Slowing Down The Tempo

 

It’s hard to establish any kind of connection with your muscles if you’re repping things out faster than you can focus. Slowing down the movement so that you are more mindful and present of each and every rep will help you feel your muscles actually working – which is what this is all about.

 

Ideally, you want to move at a pace where you can feel your muscle get a good stretch at the eccentric phase and a strong contraction at the concentric phase.

 

For a bench press, this means that you want to feel your chest stretch when the bar is at the bottom and squeeze together at the top.

 

For a lat pulldown, this means you want to feel your lats stretch when the bar is overhead and tighten up when the bar is at your chest.

 

For an RDL, this means that you want to feel your hamstrings/glutes stretch when the weight is closer to the floor and tighten up when you’re standing up.

 

For a squat, this means that you will want to feel your quads/glutes stretch at the bottom of your squat and tighten up when you’re standing up.

 

You can do this with literally any exercise. Slowing down really helps you connect with your muscle as it moves through the entire motion of the exercise and will maximize muscle fiber recruitment for you. 

 

Lower The Weight

 

Following up with the point of slowing down the tempo, you can’t really do that with a heavier weight. You gotta be ok with leaving your ego at the door and focusing on execution more than weight lifted for a period of time. This might seem like a “setback” but in reality, you’ll have much better progress with your physique when you lift at a lighter weight with a stronger MMC than heavier weights with little or no MMC.

 

Isolation

 

This is a great one to incorporate because this is your chance to work one muscle directly for a period of time so you don’t have to worry about anything else but this one muscle being worked.

 

When you train the muscle directly it helps with targeting that muscle in compound movements as well as improving any imbalances/weakness you might have.

 

I always find it best to incorporate isolation exercises at the beginning of the workout to “activate” the muscle so you can have a better feel for it in your training. Bodyweight exercises at a higher rep count are my general preference in these scenarios.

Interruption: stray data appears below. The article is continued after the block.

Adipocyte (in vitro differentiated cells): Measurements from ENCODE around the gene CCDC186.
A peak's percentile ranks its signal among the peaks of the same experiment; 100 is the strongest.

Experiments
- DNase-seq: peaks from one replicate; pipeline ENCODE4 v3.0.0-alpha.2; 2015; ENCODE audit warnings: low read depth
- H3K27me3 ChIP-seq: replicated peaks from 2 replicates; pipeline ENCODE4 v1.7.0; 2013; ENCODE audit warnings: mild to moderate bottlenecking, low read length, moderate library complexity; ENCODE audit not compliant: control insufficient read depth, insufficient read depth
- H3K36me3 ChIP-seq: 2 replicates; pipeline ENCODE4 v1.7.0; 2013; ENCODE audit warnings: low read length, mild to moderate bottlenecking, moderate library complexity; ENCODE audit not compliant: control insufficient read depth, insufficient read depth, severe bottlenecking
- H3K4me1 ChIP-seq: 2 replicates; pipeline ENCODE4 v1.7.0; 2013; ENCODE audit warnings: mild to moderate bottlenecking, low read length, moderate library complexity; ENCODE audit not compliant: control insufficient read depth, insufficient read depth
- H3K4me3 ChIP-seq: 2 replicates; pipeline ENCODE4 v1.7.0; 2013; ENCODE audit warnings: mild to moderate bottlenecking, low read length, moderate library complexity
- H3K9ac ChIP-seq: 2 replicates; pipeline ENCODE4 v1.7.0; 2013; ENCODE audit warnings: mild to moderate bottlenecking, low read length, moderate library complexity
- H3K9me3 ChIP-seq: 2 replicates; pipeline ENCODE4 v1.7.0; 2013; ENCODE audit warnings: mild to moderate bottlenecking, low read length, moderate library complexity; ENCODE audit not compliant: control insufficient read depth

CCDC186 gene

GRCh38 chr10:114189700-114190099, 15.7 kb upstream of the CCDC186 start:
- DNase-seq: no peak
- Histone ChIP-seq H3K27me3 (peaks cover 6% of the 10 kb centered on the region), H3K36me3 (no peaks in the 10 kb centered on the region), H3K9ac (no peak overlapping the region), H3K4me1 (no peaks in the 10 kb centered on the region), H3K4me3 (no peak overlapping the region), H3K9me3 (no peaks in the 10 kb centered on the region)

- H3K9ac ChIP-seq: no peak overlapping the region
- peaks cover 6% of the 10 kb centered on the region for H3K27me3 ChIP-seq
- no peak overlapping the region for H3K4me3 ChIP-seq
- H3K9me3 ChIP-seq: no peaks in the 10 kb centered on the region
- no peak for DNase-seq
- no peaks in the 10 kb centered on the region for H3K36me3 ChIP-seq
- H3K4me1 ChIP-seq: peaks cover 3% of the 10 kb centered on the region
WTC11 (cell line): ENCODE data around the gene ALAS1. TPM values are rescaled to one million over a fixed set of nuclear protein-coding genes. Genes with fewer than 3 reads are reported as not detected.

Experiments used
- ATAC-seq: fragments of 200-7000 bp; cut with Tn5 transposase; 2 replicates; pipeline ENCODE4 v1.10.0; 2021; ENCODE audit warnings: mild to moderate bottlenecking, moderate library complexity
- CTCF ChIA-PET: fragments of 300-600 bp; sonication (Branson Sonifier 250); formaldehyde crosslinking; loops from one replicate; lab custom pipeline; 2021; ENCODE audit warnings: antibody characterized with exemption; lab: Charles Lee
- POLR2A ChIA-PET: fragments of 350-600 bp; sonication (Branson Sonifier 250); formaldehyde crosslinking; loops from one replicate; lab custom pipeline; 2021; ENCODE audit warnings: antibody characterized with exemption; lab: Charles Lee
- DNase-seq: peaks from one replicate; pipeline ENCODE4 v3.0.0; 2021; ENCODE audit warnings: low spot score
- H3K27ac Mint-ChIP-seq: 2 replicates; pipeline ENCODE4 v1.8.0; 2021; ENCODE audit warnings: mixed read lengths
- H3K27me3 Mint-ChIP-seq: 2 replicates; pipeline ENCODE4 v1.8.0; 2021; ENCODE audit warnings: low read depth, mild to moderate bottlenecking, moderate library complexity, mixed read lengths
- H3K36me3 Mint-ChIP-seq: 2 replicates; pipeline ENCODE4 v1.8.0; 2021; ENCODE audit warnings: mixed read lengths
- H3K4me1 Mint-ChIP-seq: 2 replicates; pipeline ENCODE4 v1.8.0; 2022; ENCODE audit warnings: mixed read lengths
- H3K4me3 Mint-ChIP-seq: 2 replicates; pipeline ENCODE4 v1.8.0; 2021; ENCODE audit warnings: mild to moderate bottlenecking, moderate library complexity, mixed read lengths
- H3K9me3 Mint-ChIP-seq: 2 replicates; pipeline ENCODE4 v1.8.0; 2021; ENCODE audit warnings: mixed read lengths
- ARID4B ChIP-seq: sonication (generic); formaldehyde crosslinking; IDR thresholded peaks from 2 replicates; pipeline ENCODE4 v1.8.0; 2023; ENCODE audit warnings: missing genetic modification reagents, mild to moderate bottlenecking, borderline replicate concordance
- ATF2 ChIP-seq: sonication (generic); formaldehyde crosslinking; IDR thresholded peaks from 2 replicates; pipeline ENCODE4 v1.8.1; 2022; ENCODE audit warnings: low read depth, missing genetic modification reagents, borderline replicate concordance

For instance, 2-3 rounds of 12-15 reps of Frog pumps before squats or deadlifts will improve glute activation in those exercises.

You can also do 2-3 rounds of 12-15 reps of ½ Kneeling Lat Pullins will help improve lat activation in your pulling movements.

Lastly, doing a 2-3 30-45sec Palm squeezes will improve chest activation for your horizontal pushing movements.

Flexing

 

This one sounds silly but it’s actually been shown to help a ton with muscle activation in training. Flexing the muscle you’re working in between sets of the exercise has been shown to increase muscle fiber recruitment in the exercises.

 

So the bros that are flexing in the mirror between sets are actually improving their muscular development when they do that, who would’ve thought?

 

Summary

 

So when it comes to the Mind-Muscle Connection it’s a powerful and necessary tool to help you:

  • Increase muscle fiber recruitment
  • Improve muscular hypertrophy
  • Improve lean muscle development
  • Burns more calories
  • Strengthens joint and movement patterns
  • Compensates for asymmetries/imbalances

 

Which is something I think we can all make more use of. The best part of it you can start working on this in your very next training session! 

 

If you need a little extra help with a training program, you can schedule a free strategy call with one of our coaches so we can get you headed in the right direction!

 

 

Resources:

  1. https://www.ncbi.nlm.nih.gov/pubmed/28500415
  2. https://www.ncbi.nlm.nih.gov/pubmed/26896956
  3. https://www.ncbi.nlm.nih.gov/pubmed/26700744
  4. https://www.ncbi.nlm.nih.gov/pmc/articles/PMC6615069/
  5. https://www.t-nation.com/training/mind-muscle-connection-fact-or-bs
  6. https://www.bodybuilding.com/content/4-tips-to-help-train-your-brain-massive-gains-mind-muscle-connection.html
  7. https://tailoredcoachingmethod.com/mind-muscle-connection/